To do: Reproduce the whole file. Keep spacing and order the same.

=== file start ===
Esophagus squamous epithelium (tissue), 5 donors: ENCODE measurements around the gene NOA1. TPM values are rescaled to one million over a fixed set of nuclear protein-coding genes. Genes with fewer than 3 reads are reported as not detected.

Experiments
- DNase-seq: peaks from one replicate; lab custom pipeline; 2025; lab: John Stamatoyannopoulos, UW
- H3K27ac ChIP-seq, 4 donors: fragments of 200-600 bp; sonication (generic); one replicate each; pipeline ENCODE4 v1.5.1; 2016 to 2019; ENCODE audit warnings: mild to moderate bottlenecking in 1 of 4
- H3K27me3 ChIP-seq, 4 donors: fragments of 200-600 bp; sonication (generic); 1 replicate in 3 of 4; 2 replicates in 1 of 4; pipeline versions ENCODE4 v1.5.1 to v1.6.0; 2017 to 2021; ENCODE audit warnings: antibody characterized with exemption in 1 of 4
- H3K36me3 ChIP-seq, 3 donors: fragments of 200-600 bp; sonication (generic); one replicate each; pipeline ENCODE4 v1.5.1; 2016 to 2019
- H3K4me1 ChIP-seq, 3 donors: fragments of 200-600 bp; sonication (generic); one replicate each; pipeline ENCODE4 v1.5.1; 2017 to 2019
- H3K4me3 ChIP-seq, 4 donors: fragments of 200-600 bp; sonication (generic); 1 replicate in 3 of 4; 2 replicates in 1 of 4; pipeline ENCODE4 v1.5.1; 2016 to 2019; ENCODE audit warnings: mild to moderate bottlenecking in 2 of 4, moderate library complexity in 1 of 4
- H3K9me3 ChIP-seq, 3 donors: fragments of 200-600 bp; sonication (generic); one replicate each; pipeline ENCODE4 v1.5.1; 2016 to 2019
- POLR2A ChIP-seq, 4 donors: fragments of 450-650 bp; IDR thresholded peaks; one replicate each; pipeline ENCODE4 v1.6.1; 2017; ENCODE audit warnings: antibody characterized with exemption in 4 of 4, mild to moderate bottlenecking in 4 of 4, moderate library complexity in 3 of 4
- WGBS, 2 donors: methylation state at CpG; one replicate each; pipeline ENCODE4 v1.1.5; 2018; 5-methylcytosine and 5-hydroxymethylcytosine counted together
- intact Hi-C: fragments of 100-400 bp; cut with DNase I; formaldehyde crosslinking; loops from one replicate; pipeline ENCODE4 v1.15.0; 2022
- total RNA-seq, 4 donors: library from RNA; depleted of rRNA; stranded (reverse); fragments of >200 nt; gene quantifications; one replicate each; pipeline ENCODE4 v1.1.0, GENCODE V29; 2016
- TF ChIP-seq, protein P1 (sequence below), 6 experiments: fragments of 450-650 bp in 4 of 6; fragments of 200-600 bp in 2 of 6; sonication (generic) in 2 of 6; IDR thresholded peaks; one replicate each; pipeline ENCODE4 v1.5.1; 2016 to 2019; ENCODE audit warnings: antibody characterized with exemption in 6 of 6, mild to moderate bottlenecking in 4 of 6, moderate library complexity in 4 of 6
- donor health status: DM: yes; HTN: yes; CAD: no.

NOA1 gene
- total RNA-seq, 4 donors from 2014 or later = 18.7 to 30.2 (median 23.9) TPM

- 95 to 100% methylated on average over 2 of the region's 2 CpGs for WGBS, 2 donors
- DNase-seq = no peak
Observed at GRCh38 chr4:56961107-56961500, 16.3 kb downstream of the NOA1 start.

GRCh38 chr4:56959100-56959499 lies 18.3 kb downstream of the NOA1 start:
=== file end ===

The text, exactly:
Esophagus squamous epithelium (tissue), 5 donors: ENCODE measurements around the gene NOA1. TPM values are rescaled to one million over a fixed set of nuclear protein-coding genes. Genes with fewer than 3 reads are reported as not detected.

Experiments
- DNase-seq: peaks from one replicate; lab custom pipeline; 2025; lab: John Stamatoyannopoulos, UW
- H3K27ac ChIP-seq, 4 donors: fragments of 200-600 bp; sonication (generic); one replicate each; pipeline ENCODE4 v1.5.1; 2016 to 2019; ENCODE audit warnings: mild to moderate bottlenecking in 1 of 4
- H3K27me3 ChIP-seq, 4 donors: fragments of 200-600 bp; sonication (generic); 1 replicate in 3 of 4; 2 replicates in 1 of 4; pipeline versions ENCODE4 v1.5.1 to v1.6.0; 2017 to 2021; ENCODE audit warnings: antibody characterized with exemption in 1 of 4
- H3K36me3 ChIP-seq, 3 donors: fragments of 200-600 bp; sonication (generic); one replicate each; pipeline ENCODE4 v1.5.1; 2016 to 2019
- H3K4me1 ChIP-seq, 3 donors: fragments of 200-600 bp; sonication (generic); one replicate each; pipeline ENCODE4 v1.5.1; 2017 to 2019
- H3K4me3 ChIP-seq, 4 donors: fragments of 200-600 bp; sonication (generic); 1 replicate in 3 of 4; 2 replicates in 1 of 4; pipeline ENCODE4 v1.5.1; 2016 to 2019; ENCODE audit warnings: mild to moderate bottlenecking in 2 of 4, moderate library complexity in 1 of 4
- H3K9me3 ChIP-seq, 3 donors: fragments of 200-600 bp; sonication (generic); one replicate each; pipeline ENCODE4 v1.5.1; 2016 to 2019
- POLR2A ChIP-seq, 4 donors: fragments of 450-650 bp; IDR thresholded peaks; one replicate each; pipeline ENCODE4 v1.6.1; 2017; ENCODE audit warnings: antibody characterized with exemption in 4 of 4, mild to moderate bottlenecking in 4 of 4, moderate library complexity in 3 of 4
- WGBS, 2 donors: methylation state at CpG; one replicate each; pipeline ENCODE4 v1.1.5; 2018; 5-methylcytosine and 5-hydroxymethylcytosine counted together
- intact Hi-C: fragments of 100-400 bp; cut with DNase I; formaldehyde crosslinking; loops from one replicate; pipeline ENCODE4 v1.15.0; 2022
- total RNA-seq, 4 donors: library from RNA; depleted of rRNA; stranded (reverse); fragments of >200 nt; gene quantifications; one replicate each; pipeline ENCODE4 v1.1.0, GENCODE V29; 2016
- TF ChIP-seq, protein P1 (sequence below), 6 experiments: fragments of 450-650 bp in 4 of 6; fragments of 200-600 bp in 2 of 6; sonication (generic) in 2 of 6; IDR thresholded peaks; one replicate each; pipeline ENCODE4 v1.5.1; 2016 to 2019; ENCODE audit warnings: antibody characterized with exemption in 6 of 6, mild to moderate bottlenecking in 4 of 6, moderate library complexity in 4 of 6
- donor health status: DM: yes; HTN: yes; CAD: no.

NOA1 gene
- total RNA-seq, 4 donors from 2014 or later = 18.7 to 30.2 (median 23.9) TPM

- 95 to 100% methylated on average over 2 of the region's 2 CpGs for WGBS, 2 donors
- DNase-seq = no peak
Observed at GRCh38 chr4:56961107-56961500, 16.3 kb downstream of the NOA1 start.

GRCh38 chr4:56959100-56959499 lies 18.3 kb downstream of the NOA1 start: